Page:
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Grain Corridor Picks Up as Ukraine Keeps Russia's Black Sea Fleet at Bay

Resilient Africa
A Storm Shadow missile strikes the front facade of the Russian Black Sea Fleet's headquarters in Sevastopol (Anton Geraschenko)

Published Sep 24, 2023 2:08 PM by The Maritime Executive

Traffic on Ukraine's unilaterally-organized sea route to and from Odesa is beginning to pick up in earnest. The second ship to enter and leave Chornomorsk without Russian permission has arrived at Istanbul, demonstrating the potential of a new near-coastal grain route created and defended by Ukrainian forces.  

The small Palau-flagged bulker Aroyat transited down the western edge of the Black Sea over the weekend, reaching the Bosporus in the early hours of Sunday morning. The vessel hugged the coast of NATO member states along the way, rarely straying out of their 12-nautical mile territorial sea limits. In a sign of apparent success for Ukrainian security measures, AIS data shows that the ship used the charted deepwater approaches to Odesa. This route took it away from the shoals of Ukraine's coast and closer to the Boyko Towers, a set of oil and gas rigs which had been occupied by the Russian Navy - until their recent recapture by Ukrainian special forces. 

The route's activity appears to be picking up. On Friday, the bulkers Azara and Ying Hao 01 arrived at the Ukrainian port of Yuzniy to load. The bulker Eneida arrived at Chornomorsk. Shipowner interest in the trade appears well-distributed, with participation by Turkish, Chinese and Panama-domiciled vessel holding companies. 

Vessel size has also increased: Ying Hao 01 is a 75,000 dwt Panamax, the vessel class used to ship Ukrainian grain to Asia in economical volumes. The first ship to make a trial transit, Resilient Africa (ex name Dafne H), was a 3,000 dwt coastal freighter.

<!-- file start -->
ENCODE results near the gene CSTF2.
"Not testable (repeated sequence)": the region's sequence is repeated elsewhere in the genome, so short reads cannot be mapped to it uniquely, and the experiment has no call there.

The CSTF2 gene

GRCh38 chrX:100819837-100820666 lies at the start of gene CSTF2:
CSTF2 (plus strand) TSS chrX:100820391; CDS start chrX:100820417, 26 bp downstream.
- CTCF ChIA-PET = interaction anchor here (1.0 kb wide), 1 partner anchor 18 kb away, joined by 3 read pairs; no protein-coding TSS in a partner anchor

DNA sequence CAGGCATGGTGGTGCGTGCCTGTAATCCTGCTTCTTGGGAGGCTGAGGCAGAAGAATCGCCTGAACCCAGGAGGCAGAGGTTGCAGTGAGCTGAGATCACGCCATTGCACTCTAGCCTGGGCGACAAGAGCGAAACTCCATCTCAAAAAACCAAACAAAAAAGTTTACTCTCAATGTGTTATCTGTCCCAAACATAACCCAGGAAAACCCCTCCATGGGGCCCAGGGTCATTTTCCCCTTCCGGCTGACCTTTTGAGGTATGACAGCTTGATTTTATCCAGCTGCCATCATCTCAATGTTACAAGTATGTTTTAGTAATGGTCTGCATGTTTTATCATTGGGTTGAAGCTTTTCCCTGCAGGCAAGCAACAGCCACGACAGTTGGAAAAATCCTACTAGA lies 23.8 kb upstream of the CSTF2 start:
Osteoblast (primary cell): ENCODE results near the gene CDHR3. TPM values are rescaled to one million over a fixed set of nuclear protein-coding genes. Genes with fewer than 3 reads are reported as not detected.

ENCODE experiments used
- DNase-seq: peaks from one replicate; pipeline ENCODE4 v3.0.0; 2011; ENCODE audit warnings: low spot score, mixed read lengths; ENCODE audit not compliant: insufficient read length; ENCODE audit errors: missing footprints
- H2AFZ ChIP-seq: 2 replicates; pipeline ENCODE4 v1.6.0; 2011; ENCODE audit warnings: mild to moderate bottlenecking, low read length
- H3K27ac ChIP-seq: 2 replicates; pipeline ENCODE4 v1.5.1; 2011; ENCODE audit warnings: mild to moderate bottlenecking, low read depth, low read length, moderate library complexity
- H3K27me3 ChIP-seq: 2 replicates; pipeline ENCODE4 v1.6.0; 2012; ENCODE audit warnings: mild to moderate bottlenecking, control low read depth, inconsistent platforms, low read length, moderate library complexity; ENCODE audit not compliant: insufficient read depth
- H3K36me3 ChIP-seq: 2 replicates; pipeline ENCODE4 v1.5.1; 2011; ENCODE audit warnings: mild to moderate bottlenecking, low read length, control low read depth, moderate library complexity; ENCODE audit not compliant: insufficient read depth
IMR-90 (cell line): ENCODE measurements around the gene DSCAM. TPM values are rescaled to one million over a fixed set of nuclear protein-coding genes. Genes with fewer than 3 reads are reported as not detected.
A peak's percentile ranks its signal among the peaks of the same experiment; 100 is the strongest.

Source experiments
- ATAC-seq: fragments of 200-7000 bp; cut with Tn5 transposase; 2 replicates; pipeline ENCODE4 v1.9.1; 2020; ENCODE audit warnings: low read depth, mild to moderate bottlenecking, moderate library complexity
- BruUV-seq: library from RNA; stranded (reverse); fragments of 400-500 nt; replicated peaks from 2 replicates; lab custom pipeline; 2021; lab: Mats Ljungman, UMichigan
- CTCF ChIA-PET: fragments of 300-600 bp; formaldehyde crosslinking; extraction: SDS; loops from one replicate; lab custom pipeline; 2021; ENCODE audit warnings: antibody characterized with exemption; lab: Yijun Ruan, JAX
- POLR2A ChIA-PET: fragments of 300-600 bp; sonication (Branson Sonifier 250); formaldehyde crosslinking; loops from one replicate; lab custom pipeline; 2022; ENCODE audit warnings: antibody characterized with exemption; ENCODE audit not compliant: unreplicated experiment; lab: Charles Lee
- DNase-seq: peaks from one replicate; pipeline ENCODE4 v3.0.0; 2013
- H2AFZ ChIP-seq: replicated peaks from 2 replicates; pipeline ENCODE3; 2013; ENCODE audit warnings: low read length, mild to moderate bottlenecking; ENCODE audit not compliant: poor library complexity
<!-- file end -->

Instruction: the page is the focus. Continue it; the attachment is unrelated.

To open and maintain this route, Ukraine's military has stepped up pressure on the Russian Black Sea Fleet. On Friday, a Ukrainian missile strike hit the fleet's headquarters building in Sevastopol, causing an unknown degree of damage to Russian command and control functions. Last week, Ukraine used UK-built Storm Shadow missiles to destroy a backup command center outside of the city. 

Earlier this month, missile strikes on the port of Sevastopol destroyed a tank landing ship and a Kilo-class attack submarine in drydock, depriving the Russian Navy of a premier platform for maintaining a naval blockade. Repeated drone boat attacks on Russian patrol vessels in the western and northern Black Sea have had an unknown degree of success, but have succeeded in holding Russian naval vessels at risk far out at sea. No Russian boarding attempts or patrol-vessel sightings have been reported by Ukraine-bound ships since mid-August. 

The apparent success of the campaign may begin to bring down the cost of insurance for this high-war-risk corridor. A consortium led by Marsh is said to be preparing a package of insurance options to restore a degree of affordability for Ukrainian grain shipping.